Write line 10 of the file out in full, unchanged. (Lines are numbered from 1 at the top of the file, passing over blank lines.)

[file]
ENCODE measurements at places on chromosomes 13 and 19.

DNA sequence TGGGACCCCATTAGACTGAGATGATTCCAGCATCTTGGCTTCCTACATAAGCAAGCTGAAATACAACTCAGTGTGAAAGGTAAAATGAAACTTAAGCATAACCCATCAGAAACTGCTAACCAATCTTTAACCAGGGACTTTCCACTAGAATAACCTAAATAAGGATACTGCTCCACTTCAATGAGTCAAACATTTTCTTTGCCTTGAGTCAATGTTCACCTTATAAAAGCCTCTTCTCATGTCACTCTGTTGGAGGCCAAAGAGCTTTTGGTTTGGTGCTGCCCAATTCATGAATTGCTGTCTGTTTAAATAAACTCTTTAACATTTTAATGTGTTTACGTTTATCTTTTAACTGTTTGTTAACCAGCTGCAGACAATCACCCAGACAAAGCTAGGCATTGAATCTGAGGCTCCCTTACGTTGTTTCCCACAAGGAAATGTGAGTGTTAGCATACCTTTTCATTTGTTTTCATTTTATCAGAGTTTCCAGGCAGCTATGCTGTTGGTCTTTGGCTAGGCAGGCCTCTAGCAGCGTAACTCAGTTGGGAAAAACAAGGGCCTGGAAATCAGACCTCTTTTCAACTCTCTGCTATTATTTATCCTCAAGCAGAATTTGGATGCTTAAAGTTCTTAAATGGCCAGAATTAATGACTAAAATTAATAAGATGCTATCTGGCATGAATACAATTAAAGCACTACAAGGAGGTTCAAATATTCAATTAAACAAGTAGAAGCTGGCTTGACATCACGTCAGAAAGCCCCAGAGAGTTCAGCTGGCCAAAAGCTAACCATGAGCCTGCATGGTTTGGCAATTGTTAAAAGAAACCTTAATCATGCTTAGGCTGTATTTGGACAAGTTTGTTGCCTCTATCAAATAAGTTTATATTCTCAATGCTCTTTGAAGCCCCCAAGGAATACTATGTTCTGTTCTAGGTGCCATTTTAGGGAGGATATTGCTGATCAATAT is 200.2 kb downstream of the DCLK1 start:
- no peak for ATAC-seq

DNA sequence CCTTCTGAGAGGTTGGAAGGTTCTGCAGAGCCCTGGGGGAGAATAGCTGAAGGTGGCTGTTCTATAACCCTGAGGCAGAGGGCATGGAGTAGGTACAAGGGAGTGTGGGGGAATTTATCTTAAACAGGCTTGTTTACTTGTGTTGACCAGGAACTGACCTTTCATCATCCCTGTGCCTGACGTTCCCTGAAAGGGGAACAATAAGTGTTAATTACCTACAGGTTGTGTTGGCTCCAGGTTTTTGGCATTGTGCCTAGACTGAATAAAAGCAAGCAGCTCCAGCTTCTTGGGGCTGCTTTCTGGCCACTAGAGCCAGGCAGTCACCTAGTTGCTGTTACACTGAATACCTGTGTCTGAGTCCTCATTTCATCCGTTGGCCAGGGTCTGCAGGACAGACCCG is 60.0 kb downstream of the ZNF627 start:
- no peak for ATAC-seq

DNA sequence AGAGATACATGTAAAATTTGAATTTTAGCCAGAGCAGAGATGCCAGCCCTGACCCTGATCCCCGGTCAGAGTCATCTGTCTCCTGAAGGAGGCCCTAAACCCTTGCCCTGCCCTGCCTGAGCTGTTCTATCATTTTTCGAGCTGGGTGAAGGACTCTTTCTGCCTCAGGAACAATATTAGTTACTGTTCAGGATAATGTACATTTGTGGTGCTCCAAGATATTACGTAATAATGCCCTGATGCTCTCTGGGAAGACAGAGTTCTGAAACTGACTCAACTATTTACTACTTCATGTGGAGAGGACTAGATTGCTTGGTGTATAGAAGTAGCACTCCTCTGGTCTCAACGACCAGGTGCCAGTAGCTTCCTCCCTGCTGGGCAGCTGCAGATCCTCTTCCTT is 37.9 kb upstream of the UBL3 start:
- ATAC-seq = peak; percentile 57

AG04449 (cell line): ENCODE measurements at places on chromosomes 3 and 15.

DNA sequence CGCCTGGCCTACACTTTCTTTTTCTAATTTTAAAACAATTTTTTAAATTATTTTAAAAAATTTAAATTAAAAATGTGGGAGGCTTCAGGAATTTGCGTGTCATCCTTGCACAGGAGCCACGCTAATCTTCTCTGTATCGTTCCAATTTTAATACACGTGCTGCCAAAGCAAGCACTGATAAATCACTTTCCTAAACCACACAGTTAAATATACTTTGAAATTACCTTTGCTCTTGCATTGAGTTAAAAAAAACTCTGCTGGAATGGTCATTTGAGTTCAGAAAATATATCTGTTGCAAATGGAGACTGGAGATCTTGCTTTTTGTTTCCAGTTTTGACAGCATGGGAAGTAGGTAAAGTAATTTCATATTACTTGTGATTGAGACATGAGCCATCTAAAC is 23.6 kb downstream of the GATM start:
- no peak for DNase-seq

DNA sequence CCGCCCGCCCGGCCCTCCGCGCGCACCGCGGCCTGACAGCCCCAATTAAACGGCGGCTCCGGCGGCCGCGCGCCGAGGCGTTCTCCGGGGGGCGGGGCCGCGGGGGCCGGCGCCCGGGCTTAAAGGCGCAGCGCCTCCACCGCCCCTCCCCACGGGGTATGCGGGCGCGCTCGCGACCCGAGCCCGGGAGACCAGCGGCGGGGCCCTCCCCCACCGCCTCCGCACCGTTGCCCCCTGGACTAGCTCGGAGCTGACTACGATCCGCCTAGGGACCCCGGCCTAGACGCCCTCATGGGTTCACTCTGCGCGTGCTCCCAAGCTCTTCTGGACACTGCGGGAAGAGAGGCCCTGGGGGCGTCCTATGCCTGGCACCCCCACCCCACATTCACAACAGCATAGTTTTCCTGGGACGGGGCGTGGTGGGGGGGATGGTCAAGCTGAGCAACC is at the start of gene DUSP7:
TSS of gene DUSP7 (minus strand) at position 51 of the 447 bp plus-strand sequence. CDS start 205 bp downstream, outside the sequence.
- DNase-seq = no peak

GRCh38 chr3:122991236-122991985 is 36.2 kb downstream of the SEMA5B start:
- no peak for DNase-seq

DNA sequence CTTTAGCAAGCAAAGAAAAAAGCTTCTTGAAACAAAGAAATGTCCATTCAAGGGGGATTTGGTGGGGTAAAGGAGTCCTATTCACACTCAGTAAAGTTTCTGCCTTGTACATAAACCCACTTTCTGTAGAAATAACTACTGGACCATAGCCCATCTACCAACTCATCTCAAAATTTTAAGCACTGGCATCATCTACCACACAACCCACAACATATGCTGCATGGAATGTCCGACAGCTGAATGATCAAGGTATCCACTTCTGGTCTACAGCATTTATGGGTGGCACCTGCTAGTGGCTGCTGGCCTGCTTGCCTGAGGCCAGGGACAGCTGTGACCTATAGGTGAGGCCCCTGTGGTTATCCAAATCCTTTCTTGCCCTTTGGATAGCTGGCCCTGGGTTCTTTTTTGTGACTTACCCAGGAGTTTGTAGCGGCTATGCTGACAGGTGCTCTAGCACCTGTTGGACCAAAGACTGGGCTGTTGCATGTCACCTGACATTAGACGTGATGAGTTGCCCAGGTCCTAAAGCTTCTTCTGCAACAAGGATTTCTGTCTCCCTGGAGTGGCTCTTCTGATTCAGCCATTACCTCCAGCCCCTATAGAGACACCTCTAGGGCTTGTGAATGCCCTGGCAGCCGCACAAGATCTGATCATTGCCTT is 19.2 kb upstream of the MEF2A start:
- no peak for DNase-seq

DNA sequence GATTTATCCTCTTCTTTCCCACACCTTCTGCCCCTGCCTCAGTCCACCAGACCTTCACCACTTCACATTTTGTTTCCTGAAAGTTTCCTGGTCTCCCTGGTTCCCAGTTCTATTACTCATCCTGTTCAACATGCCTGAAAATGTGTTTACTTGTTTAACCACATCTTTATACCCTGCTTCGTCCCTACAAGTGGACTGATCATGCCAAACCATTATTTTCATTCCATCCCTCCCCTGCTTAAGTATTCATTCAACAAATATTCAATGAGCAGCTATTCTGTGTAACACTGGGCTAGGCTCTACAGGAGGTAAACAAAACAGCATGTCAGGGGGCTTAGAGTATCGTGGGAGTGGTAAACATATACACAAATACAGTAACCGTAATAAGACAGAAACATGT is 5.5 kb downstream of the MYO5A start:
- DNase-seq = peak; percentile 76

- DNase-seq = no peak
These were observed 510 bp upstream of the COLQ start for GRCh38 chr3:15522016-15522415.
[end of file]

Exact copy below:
- no peak for DNase-seq